Shifting to a Circular System
On Thursday 11 May 2017, the fashion industry came together for the largest sustainability-focused event of the industry, the Copenhagen Fashion Summit 2017. Held at the Danish capital’s Koncerthuset, the event brought together leading voices in fashion businesses, non-profit organisations and policy makers to discuss social and environmental issues in the fashion industry.
Eva Kruse, the president and chief executive of the Global Fashion Agenda and the organiser of the annual Copenhagen Fashion Summit discussed plans to turn sustainability commitments into action. A “Commitment to Change” and “Shifting to a circular system” were frequently repeated phrases at the event. The organisation called on and encouraged fashion brands and retailers to commit to making progress towards taking on a circular model. A circular model is an approach to business following the idea of reusing and eradicating waste by breaking down products when they have reached the end of their lifecycle and transforming them into new products.
So what are the benefits of taking on a circular system?
The fashion industry is one of the largest industries in the world due to its vast global growth and consistent development. The industry employs around 60 million people along its value chain and uses a lot of resources that continue to have a negative impact on the environment, as the industry continues to grow. Today’s approach to the economic model follows the structure of ‘take, make and dispose of’. This relies on huge quantities of material that are cheap, easily accessible and require a lot of energy. But currently, this model is reaching its limits as the world population is set to exceed 8.5 billion people and global garment production expected to increase by 63%, by 2030.
The transition to a circular model, however, is one that is beneficial for the fashion industry as it allows for products and materials to be reused and re-circulated alongside offering more opportunities for innovative design and increased customer engagement. Circular systems also provide a range of opportunities for reducing demands on material resources and environmental pressures without compromising or challenging profitability. With this approach the product is well looked after, can be repaired when broken or when no longer fit for use and the materials used to make the product can then be recovered again for use in new products.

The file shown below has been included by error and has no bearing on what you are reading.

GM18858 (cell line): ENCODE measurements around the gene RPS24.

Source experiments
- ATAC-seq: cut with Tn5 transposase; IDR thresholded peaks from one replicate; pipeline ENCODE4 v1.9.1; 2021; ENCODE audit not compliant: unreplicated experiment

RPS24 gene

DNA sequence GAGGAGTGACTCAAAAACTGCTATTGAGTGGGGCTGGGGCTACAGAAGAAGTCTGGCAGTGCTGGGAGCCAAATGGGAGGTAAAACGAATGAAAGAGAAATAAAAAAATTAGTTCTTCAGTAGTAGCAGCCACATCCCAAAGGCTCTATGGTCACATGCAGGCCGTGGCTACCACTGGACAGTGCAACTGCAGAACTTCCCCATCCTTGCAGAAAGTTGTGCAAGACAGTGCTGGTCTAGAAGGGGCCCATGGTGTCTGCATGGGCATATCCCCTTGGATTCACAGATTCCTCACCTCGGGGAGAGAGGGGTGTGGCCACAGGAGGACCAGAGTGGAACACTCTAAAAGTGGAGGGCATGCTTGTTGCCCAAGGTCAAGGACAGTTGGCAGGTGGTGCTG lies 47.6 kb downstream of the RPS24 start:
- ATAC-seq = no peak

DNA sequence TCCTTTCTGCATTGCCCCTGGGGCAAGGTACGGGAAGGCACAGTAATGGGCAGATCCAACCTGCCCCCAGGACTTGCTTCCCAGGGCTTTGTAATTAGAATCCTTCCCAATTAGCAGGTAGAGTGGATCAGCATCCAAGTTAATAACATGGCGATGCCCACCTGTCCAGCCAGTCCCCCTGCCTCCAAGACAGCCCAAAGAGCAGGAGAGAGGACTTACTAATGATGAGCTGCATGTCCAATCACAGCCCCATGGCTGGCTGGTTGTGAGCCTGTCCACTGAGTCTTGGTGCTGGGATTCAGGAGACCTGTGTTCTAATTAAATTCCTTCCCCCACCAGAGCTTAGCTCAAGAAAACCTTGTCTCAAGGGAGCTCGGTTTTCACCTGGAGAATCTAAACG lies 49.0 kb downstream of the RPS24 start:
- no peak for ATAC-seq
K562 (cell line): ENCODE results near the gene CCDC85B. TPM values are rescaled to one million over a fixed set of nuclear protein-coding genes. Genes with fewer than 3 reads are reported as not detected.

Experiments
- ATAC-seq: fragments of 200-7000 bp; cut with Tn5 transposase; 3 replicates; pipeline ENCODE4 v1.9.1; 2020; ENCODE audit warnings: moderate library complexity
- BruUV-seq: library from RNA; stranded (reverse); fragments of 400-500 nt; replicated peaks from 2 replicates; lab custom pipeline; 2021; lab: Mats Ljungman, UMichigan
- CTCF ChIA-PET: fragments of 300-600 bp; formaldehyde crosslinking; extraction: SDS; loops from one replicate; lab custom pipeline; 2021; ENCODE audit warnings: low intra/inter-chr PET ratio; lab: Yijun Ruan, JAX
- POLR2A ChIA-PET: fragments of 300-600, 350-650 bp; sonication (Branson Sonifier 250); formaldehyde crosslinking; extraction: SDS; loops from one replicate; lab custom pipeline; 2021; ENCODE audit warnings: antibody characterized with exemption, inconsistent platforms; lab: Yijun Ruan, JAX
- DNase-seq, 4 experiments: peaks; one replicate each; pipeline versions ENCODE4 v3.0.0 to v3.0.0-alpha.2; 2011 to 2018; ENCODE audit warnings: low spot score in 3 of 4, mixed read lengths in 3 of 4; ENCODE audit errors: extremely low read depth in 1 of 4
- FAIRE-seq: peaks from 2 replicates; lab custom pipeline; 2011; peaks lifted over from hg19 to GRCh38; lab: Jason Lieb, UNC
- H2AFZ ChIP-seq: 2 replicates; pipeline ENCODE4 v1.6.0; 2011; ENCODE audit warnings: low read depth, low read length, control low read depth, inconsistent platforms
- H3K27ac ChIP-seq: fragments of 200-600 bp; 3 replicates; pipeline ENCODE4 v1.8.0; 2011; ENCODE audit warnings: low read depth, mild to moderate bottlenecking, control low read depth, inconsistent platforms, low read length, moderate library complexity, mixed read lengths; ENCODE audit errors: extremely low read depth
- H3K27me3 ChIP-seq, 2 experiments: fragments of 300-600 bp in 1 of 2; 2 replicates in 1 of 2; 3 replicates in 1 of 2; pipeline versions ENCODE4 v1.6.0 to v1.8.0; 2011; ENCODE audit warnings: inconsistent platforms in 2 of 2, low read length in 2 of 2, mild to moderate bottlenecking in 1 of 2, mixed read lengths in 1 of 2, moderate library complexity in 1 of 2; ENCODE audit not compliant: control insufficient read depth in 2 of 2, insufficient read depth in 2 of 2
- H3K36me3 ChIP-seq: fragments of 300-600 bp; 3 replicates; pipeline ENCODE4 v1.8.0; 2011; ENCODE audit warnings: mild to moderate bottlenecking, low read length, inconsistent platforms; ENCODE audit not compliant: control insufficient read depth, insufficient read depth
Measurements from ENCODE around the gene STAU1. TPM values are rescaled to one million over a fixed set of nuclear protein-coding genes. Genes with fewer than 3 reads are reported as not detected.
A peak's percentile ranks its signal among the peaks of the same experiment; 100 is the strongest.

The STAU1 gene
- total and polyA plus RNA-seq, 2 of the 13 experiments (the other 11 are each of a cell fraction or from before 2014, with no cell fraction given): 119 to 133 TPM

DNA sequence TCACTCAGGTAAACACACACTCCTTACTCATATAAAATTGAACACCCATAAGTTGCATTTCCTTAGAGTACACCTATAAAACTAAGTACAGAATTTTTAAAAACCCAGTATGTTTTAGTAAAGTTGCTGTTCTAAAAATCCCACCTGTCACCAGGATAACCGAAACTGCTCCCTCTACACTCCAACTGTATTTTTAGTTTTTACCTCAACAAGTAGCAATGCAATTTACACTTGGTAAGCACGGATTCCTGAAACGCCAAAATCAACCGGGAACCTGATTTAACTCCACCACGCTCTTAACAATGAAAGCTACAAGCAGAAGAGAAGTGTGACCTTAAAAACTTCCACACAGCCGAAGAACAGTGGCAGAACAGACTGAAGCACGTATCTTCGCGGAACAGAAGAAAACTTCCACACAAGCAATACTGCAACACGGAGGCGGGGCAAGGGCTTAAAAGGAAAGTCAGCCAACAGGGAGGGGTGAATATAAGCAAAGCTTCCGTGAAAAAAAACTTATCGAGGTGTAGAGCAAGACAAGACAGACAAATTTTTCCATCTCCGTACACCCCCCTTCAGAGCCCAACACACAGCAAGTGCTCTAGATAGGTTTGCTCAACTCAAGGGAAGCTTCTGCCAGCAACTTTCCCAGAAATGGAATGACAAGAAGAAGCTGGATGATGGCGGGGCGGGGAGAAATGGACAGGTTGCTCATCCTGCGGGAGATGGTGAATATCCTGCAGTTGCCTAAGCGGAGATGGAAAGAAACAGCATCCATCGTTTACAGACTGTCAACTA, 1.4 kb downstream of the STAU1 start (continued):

Adopting a circular system has a great economic advantage in relation to environmental issues surrounding the production of garments. A system such as this brings substantial environmental savings, generating greater value throughout the product’s lifecycle beyond the point of sale. Alongside reducing the environmental footprint of clothing as well as creating a range of new business opportunities, the circular system will also increase security in the supply of fibres to prevent future resource shortage and the system can also effectively work in shifting consumer perceptions of garments being disposed to being garments of value.
In further encouraging the fashion industry to commit to a sustainable fashion future and to adopt the proposed circular system, Eva Kruse is said to have expanded her management team and has declared to transform the Summit in attempts to deliver more tangible outcomes and hands-on solutions in regards to sustainability. The potential to make sustainability mainstream is one that appears to be promising, in creating a positive difference throughout all aspects of the fashion industry but the question still remains how long until the rest of the industry steps up and begins to take on a circular system?
By Sabrina Shafi
Image courtesy of the Copenhagen Fashion Summit